The world hasn't seen a successful professional dual-sport athlete since the days of Bo Jackson and Deion Sanders.
But, the trend of the multi-sport athlete's fade into obscurity goes past professional and college athletics, Leavenworth High School baseball coach Joe Allison said.
For Allison's baseball team, he said of his 10 top players, only two are dual-sport athletes.
Allison said the emphasis placed on offseason showcase baseball gives his players the idea that the only way to maximize their baseball potential is to focus on one sport.
"A lot of my kids, basically, their understanding is in order to be successful as a varsity athlete in baseball, they feel like they need to play all year-round," Allison said. "Every time I come across a kid that's one of the better baseball kids, they're typically your two- or three-sport athletes."
Athletic specialization in high school isn't just a baseball trend, however.
Leavenworth track and field senior thrower Willie Morrison, a three-time state champion, decided to quit playing football his junior season to focus on throwing.
While part of his decision came from the fact that he didn't like the running, he said he decided to focus on throwing once he found where his talents lie.
"I found out that I'm actually good at track," Morrison said. "Other sports, I mean, I played. But, track is what I was made for."
Morrison saw success in his specialization, but Allison said in his experience as a varsity coach, playing other sports is generally nothing but helpful for his players.
He said the reason for this stems from the athletic ability that other sports can build in athletes along with the opportunity to continually participate in a competitive sports atmosphere.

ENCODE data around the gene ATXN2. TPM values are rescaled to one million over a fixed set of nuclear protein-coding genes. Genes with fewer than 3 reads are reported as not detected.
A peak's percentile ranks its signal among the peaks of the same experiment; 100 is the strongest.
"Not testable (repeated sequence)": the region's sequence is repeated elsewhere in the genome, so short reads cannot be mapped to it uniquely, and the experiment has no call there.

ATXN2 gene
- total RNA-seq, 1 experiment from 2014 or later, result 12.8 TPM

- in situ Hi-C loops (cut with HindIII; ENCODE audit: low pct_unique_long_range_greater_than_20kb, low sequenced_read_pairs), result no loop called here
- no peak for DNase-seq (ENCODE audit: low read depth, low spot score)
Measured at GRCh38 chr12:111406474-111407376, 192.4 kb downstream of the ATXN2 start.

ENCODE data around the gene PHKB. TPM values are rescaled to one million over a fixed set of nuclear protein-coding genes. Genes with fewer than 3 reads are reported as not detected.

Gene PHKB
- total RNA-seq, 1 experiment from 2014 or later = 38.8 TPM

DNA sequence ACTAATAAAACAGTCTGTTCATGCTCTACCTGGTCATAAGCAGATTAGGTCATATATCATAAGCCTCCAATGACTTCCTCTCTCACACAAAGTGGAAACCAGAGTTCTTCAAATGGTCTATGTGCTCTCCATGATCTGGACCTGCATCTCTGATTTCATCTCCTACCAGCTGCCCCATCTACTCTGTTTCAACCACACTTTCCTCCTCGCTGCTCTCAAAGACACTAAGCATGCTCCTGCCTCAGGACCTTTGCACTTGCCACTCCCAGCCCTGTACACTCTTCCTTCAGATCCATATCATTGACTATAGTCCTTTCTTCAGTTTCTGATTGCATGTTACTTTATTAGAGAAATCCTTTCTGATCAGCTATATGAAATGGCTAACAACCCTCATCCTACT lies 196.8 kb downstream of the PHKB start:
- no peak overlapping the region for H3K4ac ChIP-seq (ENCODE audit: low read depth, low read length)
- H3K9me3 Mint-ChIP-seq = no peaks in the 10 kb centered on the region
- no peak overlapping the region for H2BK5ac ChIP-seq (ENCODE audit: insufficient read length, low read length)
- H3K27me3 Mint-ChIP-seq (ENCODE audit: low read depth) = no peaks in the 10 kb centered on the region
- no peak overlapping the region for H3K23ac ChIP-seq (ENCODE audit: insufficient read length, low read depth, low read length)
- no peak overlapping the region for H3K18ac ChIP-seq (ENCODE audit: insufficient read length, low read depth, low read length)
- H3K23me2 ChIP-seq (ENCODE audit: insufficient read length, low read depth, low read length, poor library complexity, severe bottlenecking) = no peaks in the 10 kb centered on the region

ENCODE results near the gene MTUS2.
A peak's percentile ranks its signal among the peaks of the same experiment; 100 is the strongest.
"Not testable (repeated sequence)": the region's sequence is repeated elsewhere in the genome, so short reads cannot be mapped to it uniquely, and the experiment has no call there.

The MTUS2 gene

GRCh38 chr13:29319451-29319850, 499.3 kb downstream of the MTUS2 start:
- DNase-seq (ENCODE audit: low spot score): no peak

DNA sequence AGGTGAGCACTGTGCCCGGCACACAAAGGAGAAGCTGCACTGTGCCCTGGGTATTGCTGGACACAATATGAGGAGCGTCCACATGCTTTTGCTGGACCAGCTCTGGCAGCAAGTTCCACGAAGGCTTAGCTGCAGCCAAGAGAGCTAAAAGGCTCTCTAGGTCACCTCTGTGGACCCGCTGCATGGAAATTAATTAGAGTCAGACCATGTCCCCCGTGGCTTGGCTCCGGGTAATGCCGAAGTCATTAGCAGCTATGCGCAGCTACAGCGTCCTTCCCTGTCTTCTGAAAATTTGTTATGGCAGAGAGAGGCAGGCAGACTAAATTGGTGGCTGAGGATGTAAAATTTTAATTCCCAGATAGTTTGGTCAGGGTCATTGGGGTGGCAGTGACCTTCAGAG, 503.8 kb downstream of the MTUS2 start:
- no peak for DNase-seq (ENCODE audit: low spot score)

"The most important thing is the competitive nature in things," Allison said.
"There's just different aspects to all these different sports that would make you successful when you combine them together, that makes you a much better overall athlete."
Morrison also said he looks at the decision to specialize from a physical standpoint.
More specifically, as a track and field athlete, Morrison said his track and field specialization greatly reduced his chance of injury and increased his chances of succeeding as a thrower.
"The only injuries that will happen are the ones that you'll bring on yourself," Morrison said. "There's no contact, it's not like someone's going to jump on you and break your leg. You won't hurt anyone else besides yourself."
But, for younger athletes, Morrison said he would recommend they play as many sports as they can to discover which best utilizes their talents.
Once an athlete discovers where he or she would succeed, Morrison said that's when an athlete should seriously consider specializing.
"If you specialize in a sport, you will become better at that sport," Morrison said.
"You could be good at two sports, but then once you play just one, you will be great at that one sport."